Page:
This is the kind of post you make, and immediately get 4 comments saying the class you requested is already in the framework….
I’ve been working a lot on multithreaded applications lately. I’m not specifically talking about taking advantage of multi-core CPUs on the client, but it’s been clear for a while now that these are quickly becoming the norm and developers are going to have to adapt.
I’ve mostly been learning as I go, but it’s made me realize that the tools available to developers are lacking. To be honest, I don’t want to have to understand what the heck Greg Young is blogging about – he speaks a different language than me – I want tools and my programming language to help me out as much as possible. PLinq is interesting, but it’s a minor part of the overall picture.
Java seems ahead of .NET when it comes to multithreading programming. They have true thread-safe collections that use lock-free algorithms. If you’re doing multithreading programming, do yourself a favor and look up Lock Free Data Structures, you’ll quickly realize that most of what you’ve read on MSDN as well as Microsoft own thread-safe collections are garbage. I’ve used Julian Bucknall’s collections with quite a bit of success. It’d also be nice to have truly atomic variables in .NET, like those found in Java’s java.util.concurrent.atomic package – there’s something unsettling about playing with the Interlock class.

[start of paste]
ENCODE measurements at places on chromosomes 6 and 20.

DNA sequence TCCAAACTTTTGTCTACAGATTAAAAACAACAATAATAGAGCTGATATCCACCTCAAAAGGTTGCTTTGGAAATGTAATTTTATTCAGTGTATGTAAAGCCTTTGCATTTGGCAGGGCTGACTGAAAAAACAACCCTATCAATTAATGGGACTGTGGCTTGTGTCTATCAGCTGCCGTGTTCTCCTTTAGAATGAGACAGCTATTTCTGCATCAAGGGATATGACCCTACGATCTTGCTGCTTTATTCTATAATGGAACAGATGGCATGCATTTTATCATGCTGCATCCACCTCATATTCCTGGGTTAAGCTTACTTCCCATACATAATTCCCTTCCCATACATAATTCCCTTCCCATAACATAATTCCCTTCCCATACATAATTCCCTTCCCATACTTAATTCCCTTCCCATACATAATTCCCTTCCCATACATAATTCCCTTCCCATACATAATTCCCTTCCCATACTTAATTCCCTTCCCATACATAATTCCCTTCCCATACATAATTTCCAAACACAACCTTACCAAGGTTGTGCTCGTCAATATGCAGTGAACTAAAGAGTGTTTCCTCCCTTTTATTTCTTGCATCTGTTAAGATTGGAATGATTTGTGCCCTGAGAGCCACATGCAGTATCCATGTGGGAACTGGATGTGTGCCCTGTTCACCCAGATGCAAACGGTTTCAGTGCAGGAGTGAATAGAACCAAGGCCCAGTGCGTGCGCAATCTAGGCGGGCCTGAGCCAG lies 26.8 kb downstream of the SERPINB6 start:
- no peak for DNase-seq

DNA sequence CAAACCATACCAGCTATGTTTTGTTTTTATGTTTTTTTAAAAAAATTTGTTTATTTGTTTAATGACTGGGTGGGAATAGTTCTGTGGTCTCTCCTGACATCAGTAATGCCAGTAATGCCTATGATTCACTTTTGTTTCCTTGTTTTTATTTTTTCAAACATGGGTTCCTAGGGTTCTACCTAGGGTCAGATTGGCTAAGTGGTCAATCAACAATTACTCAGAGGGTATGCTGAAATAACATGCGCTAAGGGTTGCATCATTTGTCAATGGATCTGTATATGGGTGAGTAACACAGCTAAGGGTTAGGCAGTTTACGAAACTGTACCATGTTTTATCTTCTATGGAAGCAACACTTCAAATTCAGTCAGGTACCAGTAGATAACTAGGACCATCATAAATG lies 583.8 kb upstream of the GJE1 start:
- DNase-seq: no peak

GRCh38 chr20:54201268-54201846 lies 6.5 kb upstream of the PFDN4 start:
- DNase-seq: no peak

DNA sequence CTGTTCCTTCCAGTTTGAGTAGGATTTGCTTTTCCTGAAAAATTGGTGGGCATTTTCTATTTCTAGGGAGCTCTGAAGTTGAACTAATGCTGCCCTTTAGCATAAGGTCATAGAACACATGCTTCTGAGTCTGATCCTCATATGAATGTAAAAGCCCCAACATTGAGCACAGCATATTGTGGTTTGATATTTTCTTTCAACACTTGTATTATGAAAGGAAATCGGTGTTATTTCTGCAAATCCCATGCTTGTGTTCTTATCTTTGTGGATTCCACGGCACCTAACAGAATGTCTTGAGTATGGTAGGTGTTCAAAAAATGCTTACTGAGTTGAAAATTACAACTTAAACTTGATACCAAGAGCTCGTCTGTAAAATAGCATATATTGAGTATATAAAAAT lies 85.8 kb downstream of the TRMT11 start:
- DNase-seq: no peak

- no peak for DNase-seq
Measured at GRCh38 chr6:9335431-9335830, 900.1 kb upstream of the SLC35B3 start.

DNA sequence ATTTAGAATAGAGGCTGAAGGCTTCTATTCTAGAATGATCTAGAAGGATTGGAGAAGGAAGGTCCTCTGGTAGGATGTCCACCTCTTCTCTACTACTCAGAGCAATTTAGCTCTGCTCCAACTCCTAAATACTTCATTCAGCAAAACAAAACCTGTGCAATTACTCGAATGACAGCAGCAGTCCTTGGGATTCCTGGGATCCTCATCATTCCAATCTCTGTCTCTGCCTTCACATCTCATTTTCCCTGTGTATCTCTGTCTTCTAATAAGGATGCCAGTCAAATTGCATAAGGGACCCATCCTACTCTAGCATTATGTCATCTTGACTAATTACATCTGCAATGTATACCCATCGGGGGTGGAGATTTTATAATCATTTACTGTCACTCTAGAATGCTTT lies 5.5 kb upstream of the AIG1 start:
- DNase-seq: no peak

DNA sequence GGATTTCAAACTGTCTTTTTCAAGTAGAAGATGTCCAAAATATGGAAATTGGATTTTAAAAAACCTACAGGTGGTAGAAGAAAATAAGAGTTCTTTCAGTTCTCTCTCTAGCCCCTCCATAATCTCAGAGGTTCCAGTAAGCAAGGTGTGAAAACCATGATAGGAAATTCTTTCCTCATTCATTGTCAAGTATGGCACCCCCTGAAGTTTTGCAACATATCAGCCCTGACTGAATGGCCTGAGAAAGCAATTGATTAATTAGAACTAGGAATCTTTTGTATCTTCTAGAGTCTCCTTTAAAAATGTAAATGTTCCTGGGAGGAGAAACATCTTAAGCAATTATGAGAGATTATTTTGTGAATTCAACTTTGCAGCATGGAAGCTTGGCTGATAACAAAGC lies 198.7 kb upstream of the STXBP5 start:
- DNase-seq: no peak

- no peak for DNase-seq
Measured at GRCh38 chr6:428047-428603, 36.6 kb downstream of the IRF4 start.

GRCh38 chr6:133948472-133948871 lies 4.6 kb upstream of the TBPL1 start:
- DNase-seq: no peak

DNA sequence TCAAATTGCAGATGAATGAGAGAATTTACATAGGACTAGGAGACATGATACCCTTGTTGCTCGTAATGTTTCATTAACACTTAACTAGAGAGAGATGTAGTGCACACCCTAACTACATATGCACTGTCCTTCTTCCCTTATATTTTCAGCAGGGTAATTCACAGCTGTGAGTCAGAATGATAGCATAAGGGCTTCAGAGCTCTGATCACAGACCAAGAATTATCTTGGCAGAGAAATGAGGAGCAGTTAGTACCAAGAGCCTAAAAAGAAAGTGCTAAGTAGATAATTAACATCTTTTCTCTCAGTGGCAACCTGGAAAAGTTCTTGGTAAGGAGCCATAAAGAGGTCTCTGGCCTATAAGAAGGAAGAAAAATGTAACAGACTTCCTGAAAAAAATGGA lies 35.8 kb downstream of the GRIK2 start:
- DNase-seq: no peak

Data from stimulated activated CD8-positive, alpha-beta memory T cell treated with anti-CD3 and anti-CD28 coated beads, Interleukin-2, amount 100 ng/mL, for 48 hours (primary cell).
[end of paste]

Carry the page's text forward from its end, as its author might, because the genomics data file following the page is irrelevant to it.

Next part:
Like Chris Mullins, I wish there was an exposed ThreadPool class. I don’t know if he ever solved his problem of thread starvation, but we’ve also had to write our own implementation because we couldn’t guarantee all of our operations would be asynch. Coincidentally, if you’re creating a socket server, there are numerous blog posts on the Conversant blog worth reading.
At the top of my wish list though is support for multithreading testing. Multithreaded applications might be hard to write, but they are a nightmare to test. It’s easy enough to run multiple threads over your code, but I haven’t yet seen (which doesn’t mean it doesn’t exist), something that lets you transparently test specific race and deadlock conditions. Was a waiting thread properly signaled? Was a deadlock properly resolved? So far my approach has been simply to put huge loads on the application and hope problems surface.